A high-tech antenna in a whisper-quiet part of outback Western Australia has enabled scientists to make a groundbreaking discovery about when stars first lit up our universe.
A team of American scientists used a small antenna to pick up radio wave signals from the time the first stars formed, a discovery hailed by astronomers as important as the detection of gravitational waves.
In a research paper published on Thursday in the journal Nature, the scientists say the signals indicate the first stars formed 180 million years after the universe began with the Big Bang 13.8 billion years ago.
“It is unlikely that we’ll be able to see any earlier into the history of stars in our lifetimes,” said Dr Judd Bowman, the astronomer from Arizona State University who led the study.
“This project shows that a promising new technique can work and has paved the way for decades of new astrophysical discoveries.”
Dr Bowman and his team turned to the CSIRO’s isolated Murchison Radio-astronomy Observatory, 600km northeast of Perth, for help with their 12-year quest to discover when stars first glimmered.
The observatory falls within the official Australian Radio Quiet Zone covering about 260km of WA, making it an ideal site for radio astronomers because there’s much less chance of interference from man-made devices such as mobile phones interrupting their attempts to listen into signals coming from space.
The antenna used by Dr Bowman was roughly the size of a refrigerator, but powerful enough to detect faint signals from hydrogen gas that surrounded the first stars.
Scientists believe when stars first turned on they emitted ultraviolet light, which was absorbed by the hydrogen gas.
The gas then cooled and cast a shadow on what’s known as the universe’s cosmic microwave background, an ancient light released at the time of the Big Bang.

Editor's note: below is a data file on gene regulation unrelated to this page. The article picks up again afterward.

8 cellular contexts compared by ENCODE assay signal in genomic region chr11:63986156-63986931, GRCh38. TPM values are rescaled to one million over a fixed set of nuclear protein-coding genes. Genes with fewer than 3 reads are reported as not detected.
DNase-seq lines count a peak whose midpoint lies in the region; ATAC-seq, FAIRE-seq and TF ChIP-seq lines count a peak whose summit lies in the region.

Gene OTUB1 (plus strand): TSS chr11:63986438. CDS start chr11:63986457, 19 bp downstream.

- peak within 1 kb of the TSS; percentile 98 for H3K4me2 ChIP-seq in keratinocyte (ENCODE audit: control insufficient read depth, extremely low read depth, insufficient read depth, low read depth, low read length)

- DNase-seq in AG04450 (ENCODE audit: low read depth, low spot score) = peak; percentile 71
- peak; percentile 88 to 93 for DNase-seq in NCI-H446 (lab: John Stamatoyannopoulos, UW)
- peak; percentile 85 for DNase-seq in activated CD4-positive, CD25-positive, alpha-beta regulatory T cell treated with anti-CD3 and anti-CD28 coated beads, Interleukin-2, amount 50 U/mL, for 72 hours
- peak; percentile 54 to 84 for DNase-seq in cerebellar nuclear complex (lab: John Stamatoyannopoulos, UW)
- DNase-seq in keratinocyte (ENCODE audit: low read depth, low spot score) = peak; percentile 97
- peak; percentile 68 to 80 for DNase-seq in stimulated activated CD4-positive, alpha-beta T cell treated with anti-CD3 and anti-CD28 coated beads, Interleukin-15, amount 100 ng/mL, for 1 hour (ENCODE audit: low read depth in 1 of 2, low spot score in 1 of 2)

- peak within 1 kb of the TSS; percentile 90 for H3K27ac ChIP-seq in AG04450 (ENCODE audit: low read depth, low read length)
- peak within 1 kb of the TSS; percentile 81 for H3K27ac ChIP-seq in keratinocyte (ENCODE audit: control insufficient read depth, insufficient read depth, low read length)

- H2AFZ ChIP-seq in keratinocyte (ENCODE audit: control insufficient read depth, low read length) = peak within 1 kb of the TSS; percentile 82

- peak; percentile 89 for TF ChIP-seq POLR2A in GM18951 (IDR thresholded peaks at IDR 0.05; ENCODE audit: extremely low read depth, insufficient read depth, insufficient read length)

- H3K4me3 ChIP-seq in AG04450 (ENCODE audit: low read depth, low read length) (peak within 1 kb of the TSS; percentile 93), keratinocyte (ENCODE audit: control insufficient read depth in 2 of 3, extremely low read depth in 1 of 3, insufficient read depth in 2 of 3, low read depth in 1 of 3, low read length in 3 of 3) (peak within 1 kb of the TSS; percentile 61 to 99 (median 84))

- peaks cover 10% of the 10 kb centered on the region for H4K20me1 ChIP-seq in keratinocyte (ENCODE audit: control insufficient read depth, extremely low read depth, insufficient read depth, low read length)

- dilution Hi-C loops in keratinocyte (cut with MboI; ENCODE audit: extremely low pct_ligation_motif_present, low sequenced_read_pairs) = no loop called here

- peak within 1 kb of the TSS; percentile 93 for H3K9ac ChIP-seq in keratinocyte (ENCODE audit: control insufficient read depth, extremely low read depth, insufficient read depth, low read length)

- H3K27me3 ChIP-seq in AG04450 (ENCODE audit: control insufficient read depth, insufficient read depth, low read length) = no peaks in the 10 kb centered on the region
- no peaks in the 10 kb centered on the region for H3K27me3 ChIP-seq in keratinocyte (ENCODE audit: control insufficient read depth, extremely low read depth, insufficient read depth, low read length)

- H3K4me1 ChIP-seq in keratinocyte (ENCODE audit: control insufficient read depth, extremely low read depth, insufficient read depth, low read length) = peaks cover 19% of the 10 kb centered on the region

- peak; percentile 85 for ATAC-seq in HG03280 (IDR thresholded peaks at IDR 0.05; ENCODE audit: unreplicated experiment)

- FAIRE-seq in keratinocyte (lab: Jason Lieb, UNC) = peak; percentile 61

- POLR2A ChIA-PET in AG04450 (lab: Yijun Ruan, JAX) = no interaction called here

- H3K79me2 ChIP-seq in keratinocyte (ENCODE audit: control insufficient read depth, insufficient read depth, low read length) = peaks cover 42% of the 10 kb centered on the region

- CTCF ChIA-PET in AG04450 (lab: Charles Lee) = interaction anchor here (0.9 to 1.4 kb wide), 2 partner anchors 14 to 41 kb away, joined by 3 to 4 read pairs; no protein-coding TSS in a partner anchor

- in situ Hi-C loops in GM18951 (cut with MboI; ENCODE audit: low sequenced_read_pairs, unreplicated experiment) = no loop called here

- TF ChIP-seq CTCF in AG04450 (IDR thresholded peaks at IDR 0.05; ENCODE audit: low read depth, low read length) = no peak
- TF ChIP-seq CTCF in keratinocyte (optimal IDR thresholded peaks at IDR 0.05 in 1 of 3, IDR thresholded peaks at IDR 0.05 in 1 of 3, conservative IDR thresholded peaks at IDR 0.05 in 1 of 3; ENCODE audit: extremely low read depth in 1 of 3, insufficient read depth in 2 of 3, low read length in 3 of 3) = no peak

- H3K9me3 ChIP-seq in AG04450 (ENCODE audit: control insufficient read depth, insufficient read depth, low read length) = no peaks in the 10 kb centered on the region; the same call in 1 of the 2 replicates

That change in the hydrogen gas was detected in the form of a dip in the intensity of radio waves picked up at a low radio frequency by Dr Bowman’s antenna sitting in the dirt at Murchison.
“We see this dip most strongly at about 78 megahertz, and that frequency corresponds to roughly 180 million years after the Big Bang,” said study co-author Alan Rogers, from the Massachusetts Institute of Technology.
The CSIRO’s Antony Schinckel, who oversaw the development of Murchison, said the discovery was the result of “the perfect combination of an extremely well-calibrated instrument on the perfect site”.
“This little tiny signal they saw was one of the holy grails of the low frequency radio astronomy world for several decades … and they were able to find it with this little antenna,” he said.
CSIRO astronomer Keith Bannister said the discovery will help scientists better understand how the universe evolved.
“We want to know how those stars collected into galaxies and that sort of thing,” he said.
“It’s much like trying to understand how someone starts as a baby and grows into an old person.”